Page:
Friday, May 29, 2009

Dress of Your Dreams

Modest By Design's 2008 Prom Dress Contest Grand Prize Winner was Kirsta Purser, with this detailed design and an insightful mini-essay titled "Confidence."*

She gets to have her dream prom dress designed and made specifically for her as well as a photo shoot and accessories for her prom.

Four runners up were named and their drawings are also featured at Please visit -- it's well worth a look!

*Disclaimer: Boutique Narelle does not necessarily endorse religious philosophies expressed in the featured essays.

Have you ever tried to put on paper what your dream gown looks like? A friend recently asked me what I wanted for my wedding dress, something she's been pondering on for some time. While I've collated albums-full of magazine clippings and quite a shelf of bridal magazines, I've never done a cut-and-paste of my favourite concepts. Perhaps that's because many features appeal to me, too many to fit into one gown. Designing a prom dress - of which a girl could acceptably wear a new one every year - would be much more in line with such enthusiasm.

From a wee tot, I've been ardent about colouring-in and I'm not ashamed to admit it. In fact, the activity has been a great advantage in bonding with my little nephews who don't see me very often. Since the founding of this website and the increase of my design adventures, I've had occasion to sketch a few figures, but colour up a model featuring the tiniest details? -- the more I type, the more I like the idea.

The finalists in the Modest By Design Prom Dress contest display drawing styles that are very different from each other, some using software rather than paper and lead, but all equally intriguing and inspiring.

The Modest By Design Prom Dress contest is an annual event, the next one open to entries from September 15th, 2009, but only residents of the USA may enter and must be of high school age.

I know there is an underground modesty network in the South Pacific, and my aim is to encourage it to take wing so we can all benefit. Let's be inspired by what the American modesty industry is achieving and create some action down here!

So here's a challenge for you:
  1. Draw your dream dress.
  2. In a few sentences, describe what modesty means to you.
  3. Email us the results, and we will feature a selection on this website.
I plan to attempt the project myself, and hope you'll join me! Have fun!

Friday, May 22, 2009

Ballentynes Fashion Parade

On the 1st of May, I attended a Ballentynes Fashion Central display hosted by the local bowling club. I've wanted to experience one of these fashion parades for years, and finally I knew the right person who mentioned the right details which got me the right invitation. It was a stimulating experience.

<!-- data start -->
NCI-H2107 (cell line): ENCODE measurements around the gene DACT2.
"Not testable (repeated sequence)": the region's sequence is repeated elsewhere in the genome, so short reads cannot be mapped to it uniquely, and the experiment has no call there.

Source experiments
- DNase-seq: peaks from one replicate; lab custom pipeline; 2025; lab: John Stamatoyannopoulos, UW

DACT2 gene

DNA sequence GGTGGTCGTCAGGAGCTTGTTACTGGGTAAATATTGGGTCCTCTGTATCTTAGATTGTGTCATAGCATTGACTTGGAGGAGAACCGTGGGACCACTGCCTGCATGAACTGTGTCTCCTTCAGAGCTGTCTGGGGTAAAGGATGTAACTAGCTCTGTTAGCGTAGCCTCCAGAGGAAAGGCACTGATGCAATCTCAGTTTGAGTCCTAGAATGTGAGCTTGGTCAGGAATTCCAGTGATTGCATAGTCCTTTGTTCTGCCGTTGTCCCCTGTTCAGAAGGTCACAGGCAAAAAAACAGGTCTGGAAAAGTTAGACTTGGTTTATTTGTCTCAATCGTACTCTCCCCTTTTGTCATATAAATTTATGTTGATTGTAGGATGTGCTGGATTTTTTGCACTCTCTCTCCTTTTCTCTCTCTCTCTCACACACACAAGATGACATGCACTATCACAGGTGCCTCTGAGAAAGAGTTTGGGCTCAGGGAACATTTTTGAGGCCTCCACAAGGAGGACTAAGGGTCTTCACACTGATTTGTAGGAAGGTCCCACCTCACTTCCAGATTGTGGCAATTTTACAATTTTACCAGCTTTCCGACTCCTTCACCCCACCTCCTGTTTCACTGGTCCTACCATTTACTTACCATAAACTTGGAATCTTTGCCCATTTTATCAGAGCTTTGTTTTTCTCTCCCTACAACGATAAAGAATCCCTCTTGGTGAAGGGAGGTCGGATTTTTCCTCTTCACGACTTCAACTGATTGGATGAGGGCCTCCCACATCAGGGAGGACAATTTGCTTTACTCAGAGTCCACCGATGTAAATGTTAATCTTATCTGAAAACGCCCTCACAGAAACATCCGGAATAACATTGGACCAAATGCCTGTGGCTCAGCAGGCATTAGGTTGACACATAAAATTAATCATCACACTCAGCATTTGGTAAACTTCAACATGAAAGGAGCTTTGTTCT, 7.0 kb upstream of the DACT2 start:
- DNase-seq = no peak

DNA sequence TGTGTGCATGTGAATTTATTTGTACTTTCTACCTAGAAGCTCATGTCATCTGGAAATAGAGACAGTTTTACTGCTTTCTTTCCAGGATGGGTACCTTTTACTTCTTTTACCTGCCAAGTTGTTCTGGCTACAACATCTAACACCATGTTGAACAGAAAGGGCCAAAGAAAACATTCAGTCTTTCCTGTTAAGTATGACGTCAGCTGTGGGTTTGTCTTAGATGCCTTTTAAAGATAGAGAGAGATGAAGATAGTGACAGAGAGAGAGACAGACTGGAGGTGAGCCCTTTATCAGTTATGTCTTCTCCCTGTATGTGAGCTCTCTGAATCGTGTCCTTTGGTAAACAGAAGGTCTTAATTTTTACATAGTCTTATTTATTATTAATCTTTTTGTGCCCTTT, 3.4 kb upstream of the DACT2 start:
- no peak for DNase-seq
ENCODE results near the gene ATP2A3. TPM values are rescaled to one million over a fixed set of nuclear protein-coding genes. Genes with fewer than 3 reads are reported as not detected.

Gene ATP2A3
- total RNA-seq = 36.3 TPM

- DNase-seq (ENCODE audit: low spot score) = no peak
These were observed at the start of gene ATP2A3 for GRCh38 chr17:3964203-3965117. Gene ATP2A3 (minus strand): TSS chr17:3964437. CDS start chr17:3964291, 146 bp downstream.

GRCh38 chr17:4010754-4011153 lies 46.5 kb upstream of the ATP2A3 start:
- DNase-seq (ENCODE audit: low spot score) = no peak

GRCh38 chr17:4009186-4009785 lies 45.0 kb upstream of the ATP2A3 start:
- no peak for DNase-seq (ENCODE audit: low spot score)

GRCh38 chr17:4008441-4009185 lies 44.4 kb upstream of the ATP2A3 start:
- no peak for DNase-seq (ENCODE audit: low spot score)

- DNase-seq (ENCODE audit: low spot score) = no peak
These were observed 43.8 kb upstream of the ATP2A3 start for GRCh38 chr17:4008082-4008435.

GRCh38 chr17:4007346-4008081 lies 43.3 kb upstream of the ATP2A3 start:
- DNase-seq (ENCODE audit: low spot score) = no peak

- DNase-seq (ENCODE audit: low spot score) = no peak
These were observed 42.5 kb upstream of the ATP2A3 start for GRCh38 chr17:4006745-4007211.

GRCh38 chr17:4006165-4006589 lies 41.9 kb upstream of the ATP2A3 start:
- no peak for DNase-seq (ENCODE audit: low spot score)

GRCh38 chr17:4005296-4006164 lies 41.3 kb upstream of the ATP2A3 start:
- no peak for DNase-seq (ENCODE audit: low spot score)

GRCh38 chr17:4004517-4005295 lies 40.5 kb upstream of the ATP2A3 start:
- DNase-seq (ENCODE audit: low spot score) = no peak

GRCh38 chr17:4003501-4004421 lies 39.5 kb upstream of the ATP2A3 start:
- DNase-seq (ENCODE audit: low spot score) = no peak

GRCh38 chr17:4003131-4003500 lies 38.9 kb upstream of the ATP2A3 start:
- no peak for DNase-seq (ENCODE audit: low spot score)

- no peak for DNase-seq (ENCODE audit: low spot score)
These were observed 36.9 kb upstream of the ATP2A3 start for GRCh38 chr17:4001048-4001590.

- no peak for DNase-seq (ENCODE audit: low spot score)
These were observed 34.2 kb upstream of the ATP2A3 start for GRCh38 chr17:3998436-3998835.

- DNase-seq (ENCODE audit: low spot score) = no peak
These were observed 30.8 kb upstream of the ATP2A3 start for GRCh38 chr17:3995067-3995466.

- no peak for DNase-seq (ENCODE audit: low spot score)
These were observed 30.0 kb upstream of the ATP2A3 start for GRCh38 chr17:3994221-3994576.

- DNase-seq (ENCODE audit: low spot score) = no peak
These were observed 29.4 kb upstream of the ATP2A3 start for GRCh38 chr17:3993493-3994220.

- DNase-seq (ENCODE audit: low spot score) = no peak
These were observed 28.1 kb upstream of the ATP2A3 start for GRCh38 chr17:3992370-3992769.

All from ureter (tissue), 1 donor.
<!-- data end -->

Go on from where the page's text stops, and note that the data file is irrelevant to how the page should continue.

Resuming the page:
About 50 ladies bowled in, mostly white-haired, chattering vigourously and juggling a cup of tea in one hand and cake loaf with lashings of butter in the other whilst waiting for the parade to begin.

The local Ballentynes store manager switched on the microphone, addressed a warm welcome three times over, and the show began (without raucous soundtrack, hurrah, hurrah), starring white-haired ladies and a particular clothing concept I'm delighted to share with you here.

As new winter styles have arrived in stores, have you been annoyed by the light-weight fabric used for high-neck tops? Perhaps you've been frustrated by the preponderance of low necklines and three-quarter sleeves challenging modesty and warmth as winter encroaches. Here's a solution for both.

  • Take a v-neck jumper.
  • Place a roll- or turtle-neck top under it.
  • Accessorize with a long necklace in a vibrant colour.
  • For extra warmth, add a long-line cardigan or overcoat.

Black Turtleneck Tulle Top with Wool/Acrylic Striped Mock-Wrap Jumper

  • Take a 3-quarter sleeve top in a bright retro print.
  • Place a roll- or turtle-neck top underneath.

Purple Turtleneck Tulle Top with Poly/Spandex Tie-Front Top
Ballentynes offers several types of high-neck underlayers. Try the merino or ruched skivvies, or the turtleneck tulle top, which may seem insubstantial on its own but looks like solid colour when poking out from under another top.

Below is a poly/cotton long-sleeved skivvy with ruched neck and elasticated bell sleeves (terrific for gals with long arms), priced from NZ$19.99. I bought an ivory one of these, and it works beautifully under a v-neck jumper. The pale colour allows some transparency, so I place a white crewneck t-shirt (purchased from The Warehouse last season) underneath it if I'm likely to want to remove the jersey.

Deep Jade Ruched-Neck Skivvy with Polyelastane Multi-Coloured Top
Slub Knit Striped Long Line Shawl Cardigan, was from $69.99, now $29.99

One of the things I love about the BallentynesFashionCentral website, which few other online stores provide, is that a simple click on a colour swatch changes the image to the chosen colour. You don't have to rely on a tiny square for what the whole garment will look like.